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Bibliography
Hawker, Robert, D.D. "Commentary on Isaiah 45:1". "Hawker's Poor Man's Commentary". http://odl.studylight.org/commentaries/pmc/isaiah-45.html. 1828.

Matthew Poole's English Annotations on the Holy Bible

ISAIAH CHAPTER 45

Cyrus’s work and strength foretold, Isaiah 45:1-4. God hath all power, Isaiah 45:5-12; will assist Cyrus, Isaiah 45:13,14. The mystery of Providence, Isaiah 45:15. Idols and their worshippers shall be destroyed, and God alone exalted, 16—21. The Gentiles come in to Christ, Isaiah 45:22-25.

His anointed, i.e. his king, whom God hath designed, and separated, and fitted, in all respects, for his work and service; in which and such-like respects divers persons are said to be anointed, who never had any material oil poured upon them, as the king of Tyrus, Ezekiel 28:14, and Christ, Isaiah 61:1, and Zerubbabel, Zechariah 4:14, and Christians, 2 Cop. 1:21 1 John 2:27. And they are thus called by way of allusion to the practice of the Jews, whose kings were frequently anointed, 1 Samuel 10:1 16:13, &c.

I have holden, or strengthened; whom I will powerfully assist, teaching his hands to war, as the phrase is, Psalms 18:34, supporting and directing his right hand to strike home.

Nations; the Babylonians, and those other nations which were confederate with them, and fought for them, as may be gathered from Jeremiah 51:9.

I will loose the loins of kings; I will weaken them, for a man’s strength consists much in his loins, and receiveth some advantage by the girding of his loins: or, I will take away their girdle, which was about their loins, to wit, their power and authority, whereof that was an ensign, of which see on Job 12:18 Isaiah 22:21.

To open before him the two-leaved gates; the great and magnificent gates of their cities and palaces, which shall be opened to him as conqueror.


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Bibliography
Poole, Matthew, "Commentary on Isaiah 45:1". Matthew Poole's English Annotations on the Holy Bible. http://odl.studylight.org/commentaries/mpc/isaiah-45.html. 1685.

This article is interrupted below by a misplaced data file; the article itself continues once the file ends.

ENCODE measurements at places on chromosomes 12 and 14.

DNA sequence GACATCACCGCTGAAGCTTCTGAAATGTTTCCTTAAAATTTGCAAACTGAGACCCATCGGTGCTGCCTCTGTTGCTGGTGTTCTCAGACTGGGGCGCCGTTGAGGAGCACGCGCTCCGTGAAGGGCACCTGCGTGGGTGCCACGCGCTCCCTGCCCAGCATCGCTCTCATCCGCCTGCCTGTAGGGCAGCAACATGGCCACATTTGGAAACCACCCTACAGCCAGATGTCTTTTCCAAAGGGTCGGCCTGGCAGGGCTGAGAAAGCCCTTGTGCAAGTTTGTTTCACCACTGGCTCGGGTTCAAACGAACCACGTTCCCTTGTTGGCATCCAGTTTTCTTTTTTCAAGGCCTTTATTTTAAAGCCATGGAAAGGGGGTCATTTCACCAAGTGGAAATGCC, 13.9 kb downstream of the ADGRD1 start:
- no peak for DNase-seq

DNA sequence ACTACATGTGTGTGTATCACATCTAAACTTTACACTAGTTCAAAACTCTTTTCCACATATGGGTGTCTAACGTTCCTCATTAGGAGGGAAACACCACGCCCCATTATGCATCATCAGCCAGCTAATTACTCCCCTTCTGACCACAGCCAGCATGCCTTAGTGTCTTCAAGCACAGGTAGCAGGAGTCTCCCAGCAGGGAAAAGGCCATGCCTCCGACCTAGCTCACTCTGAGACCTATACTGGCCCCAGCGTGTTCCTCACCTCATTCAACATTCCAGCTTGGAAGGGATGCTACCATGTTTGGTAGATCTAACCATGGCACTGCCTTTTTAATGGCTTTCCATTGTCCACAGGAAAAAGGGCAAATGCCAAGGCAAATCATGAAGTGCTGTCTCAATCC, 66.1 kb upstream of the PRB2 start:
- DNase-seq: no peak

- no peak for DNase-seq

Whedon's Commentary on the Bible

Sec. 4. (2) THE TIMES OF CYRUS AND MESSIAH.

1. This subdivision of section four presents more in detail the relations of Cyrus to Immanuel.

To his anointed, to Cyrus — Jehovah’s “anointed” in the typical aspect of kingship and royal command, relating to Israel in particular. For Israel’s sake Cyrus was anointed king. He subdued all nations within and contiguous to Babylon — Medes, Assyrians, Babylonians, Hyrcanians, and the nations of account in Asia Minor.

I will loose the loins of kings — This means, to weaken, as “to gird up” the loins, means to put strength into one.

To open… two leaved gates — By which Cyrus entered the city of Babylon. Herodotus speaks of the gate by the river (Euphrates) having been left accidentally unclosed on the night of the attack. To the same effect says Xenophon. (See HERODOTUS 1:191, and XENOPHON’S Cyrop., vii, Isaiah 5:10.)


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Whedon, Daniel. "Commentary on Isaiah 45:1". "Whedon's Commentary on the Bible". http://odl.studylight.org/commentaries/whe/isaiah-45.html. 1874-1909.

Expository Notes of Dr. Thomas Constable

Yahweh shockingly referred to Cyrus as His "anointed" (Heb. mashiah), a title normally reserved for Israel"s prophets, priests, and kings. One exception is Hazael whom Elijah was to anoint as King of Aram (cf. 1 Kings 19:15-16). Hazael was also the Lord"s anointed. It also refers to the Messiah. The Israelites thought of their anointed leaders as those whom God uniquely raised up to accomplish His purposes. By calling Cyrus His anointed, the Lord was teaching them that He was the Lord of all the earth, not just Israel. He could and would use whomever he chose to deliver His people.